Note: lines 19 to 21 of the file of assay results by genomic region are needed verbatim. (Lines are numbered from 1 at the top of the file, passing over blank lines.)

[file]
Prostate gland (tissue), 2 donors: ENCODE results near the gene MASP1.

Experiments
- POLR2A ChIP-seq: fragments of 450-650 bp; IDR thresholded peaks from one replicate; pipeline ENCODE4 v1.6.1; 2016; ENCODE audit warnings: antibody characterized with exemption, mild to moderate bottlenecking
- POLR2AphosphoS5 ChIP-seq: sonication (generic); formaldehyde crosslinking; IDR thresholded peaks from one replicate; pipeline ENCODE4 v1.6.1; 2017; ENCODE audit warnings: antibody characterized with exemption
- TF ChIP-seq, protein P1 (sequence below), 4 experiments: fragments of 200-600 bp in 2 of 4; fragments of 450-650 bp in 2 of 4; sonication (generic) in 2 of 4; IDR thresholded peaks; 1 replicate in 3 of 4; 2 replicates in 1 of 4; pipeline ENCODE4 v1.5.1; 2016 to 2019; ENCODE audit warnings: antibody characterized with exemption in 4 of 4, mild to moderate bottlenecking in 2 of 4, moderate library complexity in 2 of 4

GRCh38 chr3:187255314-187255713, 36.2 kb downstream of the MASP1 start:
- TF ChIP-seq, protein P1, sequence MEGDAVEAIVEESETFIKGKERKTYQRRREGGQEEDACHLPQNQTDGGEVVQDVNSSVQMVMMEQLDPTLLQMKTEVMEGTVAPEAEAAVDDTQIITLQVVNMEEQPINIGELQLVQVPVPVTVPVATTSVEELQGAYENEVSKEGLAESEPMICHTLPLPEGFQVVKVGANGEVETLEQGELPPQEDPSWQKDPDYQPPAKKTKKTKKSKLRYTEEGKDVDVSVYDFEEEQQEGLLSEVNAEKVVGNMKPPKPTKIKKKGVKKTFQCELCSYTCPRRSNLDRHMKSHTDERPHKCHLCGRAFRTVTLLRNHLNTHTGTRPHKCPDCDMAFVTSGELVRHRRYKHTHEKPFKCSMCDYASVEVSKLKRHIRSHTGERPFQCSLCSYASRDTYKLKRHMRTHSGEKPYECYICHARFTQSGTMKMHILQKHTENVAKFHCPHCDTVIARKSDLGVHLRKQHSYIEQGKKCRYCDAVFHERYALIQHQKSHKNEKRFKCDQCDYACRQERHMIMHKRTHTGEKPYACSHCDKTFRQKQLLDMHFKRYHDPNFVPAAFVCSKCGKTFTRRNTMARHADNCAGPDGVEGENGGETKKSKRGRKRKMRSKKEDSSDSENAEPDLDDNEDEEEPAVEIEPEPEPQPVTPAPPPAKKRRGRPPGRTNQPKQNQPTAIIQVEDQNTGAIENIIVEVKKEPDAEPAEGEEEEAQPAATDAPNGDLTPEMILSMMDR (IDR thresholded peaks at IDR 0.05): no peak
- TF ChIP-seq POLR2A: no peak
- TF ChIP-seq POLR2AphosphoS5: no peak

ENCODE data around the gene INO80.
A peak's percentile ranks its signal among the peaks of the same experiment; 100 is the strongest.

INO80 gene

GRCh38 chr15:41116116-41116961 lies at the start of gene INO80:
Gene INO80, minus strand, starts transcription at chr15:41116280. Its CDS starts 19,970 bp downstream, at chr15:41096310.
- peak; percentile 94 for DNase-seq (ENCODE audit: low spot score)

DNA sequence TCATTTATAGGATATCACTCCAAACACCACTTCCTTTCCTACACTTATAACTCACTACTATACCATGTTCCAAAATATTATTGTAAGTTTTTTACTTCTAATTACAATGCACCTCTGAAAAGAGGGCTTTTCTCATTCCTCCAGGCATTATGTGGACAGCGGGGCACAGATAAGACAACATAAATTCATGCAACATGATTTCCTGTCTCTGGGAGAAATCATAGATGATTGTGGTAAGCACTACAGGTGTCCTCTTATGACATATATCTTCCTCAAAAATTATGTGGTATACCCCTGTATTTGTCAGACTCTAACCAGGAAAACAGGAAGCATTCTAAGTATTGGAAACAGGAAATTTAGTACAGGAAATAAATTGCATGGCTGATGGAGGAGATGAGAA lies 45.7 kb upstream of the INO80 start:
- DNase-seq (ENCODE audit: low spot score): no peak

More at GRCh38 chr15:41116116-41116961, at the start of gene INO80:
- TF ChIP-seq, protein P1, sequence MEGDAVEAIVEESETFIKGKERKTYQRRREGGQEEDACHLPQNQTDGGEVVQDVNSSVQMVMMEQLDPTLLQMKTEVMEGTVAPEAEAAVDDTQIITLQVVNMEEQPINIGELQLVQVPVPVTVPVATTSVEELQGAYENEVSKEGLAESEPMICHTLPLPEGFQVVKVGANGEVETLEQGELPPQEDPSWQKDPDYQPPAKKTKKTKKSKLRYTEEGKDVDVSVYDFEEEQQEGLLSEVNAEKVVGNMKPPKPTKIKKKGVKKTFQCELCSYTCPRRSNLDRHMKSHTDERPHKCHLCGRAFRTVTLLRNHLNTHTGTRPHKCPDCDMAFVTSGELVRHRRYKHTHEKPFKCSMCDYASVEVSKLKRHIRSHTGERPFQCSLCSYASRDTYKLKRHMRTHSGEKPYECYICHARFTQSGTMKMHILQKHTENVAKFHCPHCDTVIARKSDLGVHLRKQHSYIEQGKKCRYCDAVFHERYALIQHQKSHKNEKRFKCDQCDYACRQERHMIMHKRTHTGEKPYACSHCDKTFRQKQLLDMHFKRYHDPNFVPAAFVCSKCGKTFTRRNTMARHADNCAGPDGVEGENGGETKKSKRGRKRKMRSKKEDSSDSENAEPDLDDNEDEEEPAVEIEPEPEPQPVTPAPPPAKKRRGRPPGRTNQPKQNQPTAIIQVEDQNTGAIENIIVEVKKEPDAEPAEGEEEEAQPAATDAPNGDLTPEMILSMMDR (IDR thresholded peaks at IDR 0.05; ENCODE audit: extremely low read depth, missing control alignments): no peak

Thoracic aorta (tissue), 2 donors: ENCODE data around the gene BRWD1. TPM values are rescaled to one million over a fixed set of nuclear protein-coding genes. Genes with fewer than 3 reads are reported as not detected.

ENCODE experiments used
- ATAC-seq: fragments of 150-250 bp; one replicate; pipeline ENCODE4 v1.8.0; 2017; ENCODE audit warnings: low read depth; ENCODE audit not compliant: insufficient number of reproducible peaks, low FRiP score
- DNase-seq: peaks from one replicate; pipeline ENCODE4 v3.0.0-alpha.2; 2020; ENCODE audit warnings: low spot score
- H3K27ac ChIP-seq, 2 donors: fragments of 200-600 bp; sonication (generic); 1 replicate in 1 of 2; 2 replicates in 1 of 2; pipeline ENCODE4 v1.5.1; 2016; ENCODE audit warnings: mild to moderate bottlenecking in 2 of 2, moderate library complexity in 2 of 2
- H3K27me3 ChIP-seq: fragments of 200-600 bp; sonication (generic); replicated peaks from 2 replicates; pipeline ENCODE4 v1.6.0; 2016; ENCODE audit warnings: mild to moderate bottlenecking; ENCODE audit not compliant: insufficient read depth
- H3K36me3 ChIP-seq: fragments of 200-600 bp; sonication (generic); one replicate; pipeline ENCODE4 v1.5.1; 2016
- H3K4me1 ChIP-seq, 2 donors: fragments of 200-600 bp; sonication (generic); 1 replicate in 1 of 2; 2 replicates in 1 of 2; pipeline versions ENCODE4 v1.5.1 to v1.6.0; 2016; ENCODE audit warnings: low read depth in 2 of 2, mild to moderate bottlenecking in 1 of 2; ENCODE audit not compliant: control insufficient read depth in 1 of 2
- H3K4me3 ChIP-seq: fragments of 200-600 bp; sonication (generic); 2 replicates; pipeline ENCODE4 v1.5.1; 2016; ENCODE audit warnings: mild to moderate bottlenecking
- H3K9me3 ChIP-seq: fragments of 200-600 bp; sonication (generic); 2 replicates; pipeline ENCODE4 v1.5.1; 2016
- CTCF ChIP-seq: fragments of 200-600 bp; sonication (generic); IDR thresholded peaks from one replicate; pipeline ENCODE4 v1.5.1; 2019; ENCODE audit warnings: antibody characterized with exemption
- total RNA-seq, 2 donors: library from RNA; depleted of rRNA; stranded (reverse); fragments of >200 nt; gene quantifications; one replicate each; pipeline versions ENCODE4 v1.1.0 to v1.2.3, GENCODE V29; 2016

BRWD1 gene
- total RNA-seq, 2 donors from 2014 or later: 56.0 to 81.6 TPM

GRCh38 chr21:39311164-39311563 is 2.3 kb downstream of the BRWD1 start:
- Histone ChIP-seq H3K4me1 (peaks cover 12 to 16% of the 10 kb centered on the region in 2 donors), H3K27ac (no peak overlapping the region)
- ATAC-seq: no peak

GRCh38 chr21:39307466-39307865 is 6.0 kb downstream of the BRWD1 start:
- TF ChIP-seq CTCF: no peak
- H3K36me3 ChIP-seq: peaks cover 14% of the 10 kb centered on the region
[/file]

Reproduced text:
- TF ChIP-seq, protein P1, sequence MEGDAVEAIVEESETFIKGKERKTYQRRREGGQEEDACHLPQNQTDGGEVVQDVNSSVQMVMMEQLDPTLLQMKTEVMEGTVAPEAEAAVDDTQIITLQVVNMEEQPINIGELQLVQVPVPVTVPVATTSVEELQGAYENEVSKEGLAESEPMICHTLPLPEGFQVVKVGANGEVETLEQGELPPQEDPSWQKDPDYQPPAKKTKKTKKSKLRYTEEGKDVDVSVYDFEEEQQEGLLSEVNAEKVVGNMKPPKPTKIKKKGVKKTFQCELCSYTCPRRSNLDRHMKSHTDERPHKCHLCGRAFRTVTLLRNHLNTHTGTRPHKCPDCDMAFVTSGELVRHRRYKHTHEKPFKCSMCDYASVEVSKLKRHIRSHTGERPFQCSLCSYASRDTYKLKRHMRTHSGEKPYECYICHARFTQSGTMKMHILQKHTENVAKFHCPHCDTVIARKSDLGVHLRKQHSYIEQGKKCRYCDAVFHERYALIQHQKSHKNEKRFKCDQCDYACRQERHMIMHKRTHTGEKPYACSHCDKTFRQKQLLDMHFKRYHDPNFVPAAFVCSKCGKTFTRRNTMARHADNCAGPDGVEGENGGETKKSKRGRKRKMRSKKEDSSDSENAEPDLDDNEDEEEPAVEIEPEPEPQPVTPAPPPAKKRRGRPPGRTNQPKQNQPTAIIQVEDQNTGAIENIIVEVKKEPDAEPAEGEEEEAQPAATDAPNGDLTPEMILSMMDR (IDR thresholded peaks at IDR 0.05; ENCODE audit: extremely low read depth, missing control alignments): no peak

Thoracic aorta (tissue), 2 donors: ENCODE data around the gene BRWD1. TPM values are rescaled to one million over a fixed set of nuclear protein-coding genes. Genes with fewer than 3 reads are reported as not detected.

ENCODE experiments used